The Bayside Glacier has returned, towering over Trader Joe's — a three-story high pile of snow collected from downtown streets and sidewalks. It's one of several city-designated "snow dumps," the largest of which is behind the overflow airport parking lot on outer Congress Street.
But glaciers like this one are in jeopardy — and not just because of global warming.
The City hoards its snow like this because, after falling through car exhaust and sitting a few days on Portland's salted-and-sanded streets, the city's snow is extremely filthy.
"You can think of any airborne contaminant — mercury, other metals and particulates, everything that comes out of exhaust, whether from factories or vehicles. Snowflakes scour it out of the air and carry it to the ground," warns Joe Payne, of Friends of Casco Bay. Let that snow sit for a day or two next to a city street, and it will collect even more pollution — salt, grit, exhaust from passing cars and trucks, the contents of ripped garbage bags, spilled recycling bins, and pet feces.
During the warmer months, these pollutants get washed away in small doses every time it rains. But in the winter, they're locked in the ice and accumulate for months. Snowbanks end up holding an entire season's worth of frozen pollution. (See "A Stormwater Popsicle," by Christian MilNeil, April 11, 2008.)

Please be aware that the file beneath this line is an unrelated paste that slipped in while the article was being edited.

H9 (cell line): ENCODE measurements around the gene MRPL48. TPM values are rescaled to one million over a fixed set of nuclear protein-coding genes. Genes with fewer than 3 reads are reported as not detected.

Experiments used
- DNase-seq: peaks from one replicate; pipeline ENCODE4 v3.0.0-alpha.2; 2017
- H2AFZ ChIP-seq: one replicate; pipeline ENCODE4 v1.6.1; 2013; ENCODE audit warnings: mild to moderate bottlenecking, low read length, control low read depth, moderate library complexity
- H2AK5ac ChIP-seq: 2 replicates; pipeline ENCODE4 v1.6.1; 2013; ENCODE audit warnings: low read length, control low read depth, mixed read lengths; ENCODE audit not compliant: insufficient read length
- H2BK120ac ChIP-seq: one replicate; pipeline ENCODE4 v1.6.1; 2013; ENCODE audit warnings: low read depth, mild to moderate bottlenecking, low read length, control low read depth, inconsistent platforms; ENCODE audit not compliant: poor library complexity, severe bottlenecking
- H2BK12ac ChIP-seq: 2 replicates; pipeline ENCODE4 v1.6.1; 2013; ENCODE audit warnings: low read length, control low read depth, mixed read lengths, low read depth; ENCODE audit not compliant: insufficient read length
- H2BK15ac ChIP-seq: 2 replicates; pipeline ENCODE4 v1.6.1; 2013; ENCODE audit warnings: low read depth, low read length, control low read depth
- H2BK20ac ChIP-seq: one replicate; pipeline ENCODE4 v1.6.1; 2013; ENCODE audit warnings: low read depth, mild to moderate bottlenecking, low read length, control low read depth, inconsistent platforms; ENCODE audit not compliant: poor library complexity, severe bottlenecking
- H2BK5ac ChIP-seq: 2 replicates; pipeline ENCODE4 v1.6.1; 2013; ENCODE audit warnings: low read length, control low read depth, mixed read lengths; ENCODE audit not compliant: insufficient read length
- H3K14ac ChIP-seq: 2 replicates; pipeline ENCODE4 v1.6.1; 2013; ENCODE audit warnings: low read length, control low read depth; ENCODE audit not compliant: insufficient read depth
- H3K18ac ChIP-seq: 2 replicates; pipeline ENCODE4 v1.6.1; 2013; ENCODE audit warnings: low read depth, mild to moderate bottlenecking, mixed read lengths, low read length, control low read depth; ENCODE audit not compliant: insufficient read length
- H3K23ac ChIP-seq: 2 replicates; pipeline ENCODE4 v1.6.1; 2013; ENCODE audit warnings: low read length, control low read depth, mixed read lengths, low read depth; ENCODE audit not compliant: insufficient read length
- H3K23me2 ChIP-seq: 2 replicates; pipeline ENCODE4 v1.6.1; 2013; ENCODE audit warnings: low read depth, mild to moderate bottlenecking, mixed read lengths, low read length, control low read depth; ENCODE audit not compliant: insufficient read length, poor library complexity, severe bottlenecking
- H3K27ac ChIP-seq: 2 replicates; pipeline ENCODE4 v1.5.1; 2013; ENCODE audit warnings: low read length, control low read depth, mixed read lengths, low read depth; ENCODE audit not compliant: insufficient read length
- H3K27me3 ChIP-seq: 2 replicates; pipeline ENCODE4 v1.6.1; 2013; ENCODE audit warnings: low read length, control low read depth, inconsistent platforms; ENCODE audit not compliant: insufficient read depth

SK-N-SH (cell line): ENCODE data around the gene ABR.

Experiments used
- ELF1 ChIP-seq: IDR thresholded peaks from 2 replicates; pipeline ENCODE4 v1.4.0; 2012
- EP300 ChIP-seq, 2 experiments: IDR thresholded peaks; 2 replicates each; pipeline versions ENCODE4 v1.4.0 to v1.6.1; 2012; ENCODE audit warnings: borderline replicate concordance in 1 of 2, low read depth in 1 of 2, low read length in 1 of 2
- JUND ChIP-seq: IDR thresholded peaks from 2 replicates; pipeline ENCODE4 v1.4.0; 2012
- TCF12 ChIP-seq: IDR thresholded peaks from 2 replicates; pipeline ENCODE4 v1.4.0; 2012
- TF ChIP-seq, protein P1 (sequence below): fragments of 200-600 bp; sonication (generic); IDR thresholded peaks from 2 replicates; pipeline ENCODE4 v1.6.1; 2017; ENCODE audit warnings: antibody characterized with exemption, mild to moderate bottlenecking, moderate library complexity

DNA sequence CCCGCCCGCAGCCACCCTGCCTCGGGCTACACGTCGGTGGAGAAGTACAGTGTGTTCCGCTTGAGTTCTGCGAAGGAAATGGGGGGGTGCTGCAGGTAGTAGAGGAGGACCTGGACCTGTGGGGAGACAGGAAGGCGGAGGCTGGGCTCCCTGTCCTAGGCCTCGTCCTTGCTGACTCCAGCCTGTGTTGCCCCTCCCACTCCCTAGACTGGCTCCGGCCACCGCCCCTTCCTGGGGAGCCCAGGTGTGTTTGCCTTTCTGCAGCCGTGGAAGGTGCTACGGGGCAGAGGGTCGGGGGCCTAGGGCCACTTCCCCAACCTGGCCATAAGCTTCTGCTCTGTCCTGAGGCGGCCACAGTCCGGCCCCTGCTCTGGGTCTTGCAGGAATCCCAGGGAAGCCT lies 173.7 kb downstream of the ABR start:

By hoarding snow in just a few places like the Bayside Glacier, streets stay clear and it's easier to clean up the filth that's left over when it all melts away. These designated "snow dumps" are regulated and licensed by Maine's Department of Environmental Protection (DEP) in order to protect Maine's inland waterways and fisheries.
This winter, snow dumps are a hot topic. New York and Boston, among other large cities, are struggling to find places to put their snow. Here in Maine, there is a bipartisan effort to allow cities and towns to dump their pollution popsicles directly into rivers and the ocean — spearheaded by Republican Governor Paul LePage and Democrat Sheryl Briggs of Mexico, whose bill (LD 333) asks the DEP to reconsider its snow dump rules.
"It is very important not to do anything that would jeopardize our environment," says Briggs. But, she says, municipalities also need to be concerned about public safety and budgets. She's sponsoring her bill at the behest of the Maine Municipal Association, a lobbying group that represents local governments. "I'm hoping to find a common-ground solution," she says.
No matter what happens in Augusta, Portland's officials have reported that they will keep storing the city's snow in glaciers like the one in Bayside, instead of burying Casco Bay's lobsters under piles of frozen filth. "I was really delighted to hear that," says Baykeeper Payne. "They've decided to be good stewards."
As for the rest of the state, Payne thinks that any efforts to plow pollution into rivers and streams would violate the federal Clean Water Act. If snow-dump rules get axed, it may be up to the courts to preserve the fleeting grandeur of Maine's inner-city glaciers.